The "kitchen building" was rebuilt once in the course of its existence. Though the layout of the rebuilding nearly duplicated that of the original structure, sufficient differences existed to suggest that the function of the building had changed. Most importantly, two of the ovens went out of use. In Locus 1.13, the oven in the northern end of the room was replaced by a firepit, ca. 1.4 m in diameter, located to the south near the doorway to Locus 1.16. In Locus 20.8 the oven was given up and a doorway opened from Locus 1.16 directly into Locus 20.8. The arch between Locus 20.8 and Locus 20.10 was blocked at the same time. Only minor modifications were introduced in other rooms. We found few artifacts on the floor of the rebuilt building. In addition to the "kitchen building," we excavated parts of three rooms (Locus 1.11 and Loci 1.10 and 1.12) apparently associated with two buildings to its north. We cleared the spaces only to the level of the Phase 4 rebuilding.



Our Phase 4 is contemporary with the Area IV burned building uncovered in the 1970s. The Area IV building is securely anchored in time by four radiocarbon dates run on charcol and carbonized grain associated with its original floor [see c14 table above]. The calibrated dates suggest that the Area IV building and our Phase 4 date to the end of the 3rd millennium or, more specifically, are probably later than 2150 b. c. Though our study of the pottery is not complete, we can at least note that aside from the expected parallels with the Area IV pottery, strong parallels exist with Kurban Höyük, Period III and Tell Bi'a's Akkad "silo" fill (Einweg 1993: 46-49).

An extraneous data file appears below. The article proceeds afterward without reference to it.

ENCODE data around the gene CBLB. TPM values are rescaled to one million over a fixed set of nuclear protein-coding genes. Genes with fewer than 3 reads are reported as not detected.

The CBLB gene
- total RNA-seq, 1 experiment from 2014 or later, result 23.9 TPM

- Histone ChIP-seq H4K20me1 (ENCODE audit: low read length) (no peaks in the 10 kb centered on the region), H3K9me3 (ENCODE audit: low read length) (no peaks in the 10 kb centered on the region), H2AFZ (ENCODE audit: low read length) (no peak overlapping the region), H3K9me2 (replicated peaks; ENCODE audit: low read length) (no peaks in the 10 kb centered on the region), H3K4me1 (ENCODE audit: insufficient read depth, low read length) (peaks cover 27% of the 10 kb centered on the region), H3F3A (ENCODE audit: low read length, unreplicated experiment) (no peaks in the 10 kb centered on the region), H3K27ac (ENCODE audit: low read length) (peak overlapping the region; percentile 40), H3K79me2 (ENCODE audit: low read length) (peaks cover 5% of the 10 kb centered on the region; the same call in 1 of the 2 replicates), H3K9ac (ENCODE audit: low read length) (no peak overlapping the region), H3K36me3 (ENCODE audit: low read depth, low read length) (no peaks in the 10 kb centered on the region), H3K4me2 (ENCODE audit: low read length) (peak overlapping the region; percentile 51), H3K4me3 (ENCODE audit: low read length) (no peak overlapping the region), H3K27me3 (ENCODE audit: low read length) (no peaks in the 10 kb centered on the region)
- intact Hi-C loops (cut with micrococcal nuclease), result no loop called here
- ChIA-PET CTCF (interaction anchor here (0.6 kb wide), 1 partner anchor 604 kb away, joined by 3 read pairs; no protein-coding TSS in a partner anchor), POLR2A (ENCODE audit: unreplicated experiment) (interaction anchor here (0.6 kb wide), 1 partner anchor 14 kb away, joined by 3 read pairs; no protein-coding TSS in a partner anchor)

Phase 5

When the Phase 4 rebuilt complex was abandoned, it must have stood open for some period of time, and the walls gradually collapsed. The central part of the northern wall of Locus 1.16 was still preserved to a height of ca. 1.5 m above floor level; the eastern wall to ca. 90 cm; and, the other walls to 40-60 cm. At least parts of the abandoned and crumblingbuilding were apparently used as a dumping ground and were still beingwalked around in as fragmentary tamped earth surfaces were uncovered inLoci 1.15 and 1.16.

Phase 5 consists of the debris that was dumped over the ruins of therebuilt "kitchen building." The debris consisted of alternating brown sandyloams and gray ashy layers, apparently representing the remains of floorand yard sweepings and refuse from fires or kilns.

Our Phase 5 debris layers yielded substantial quantities of pottery, which is still being studied, as well as bone, and the soil samples which we took for flotation proved particularly rich in botanical remains. Small finds from the debris included a fragment of a model house presumably similar to those from excavations at Tell Ali il-Haj, near Rumeileh (Masuda 1933: 153-160) and Assur (Andrae 1922: 36-38 and pls.13-17) and to one in the Aleppo Museum (Khayata 1974/75); a nearly complete figurine of a male with slightly cocked head, applied eyes, and incised beard, eye brows and hair; and, the head of a chalk figurine of a male with eyes, nose, mouth and beard standing out in relief on a flat face.


Above: This fragment of a model house was found in the Phase 5 debris layers.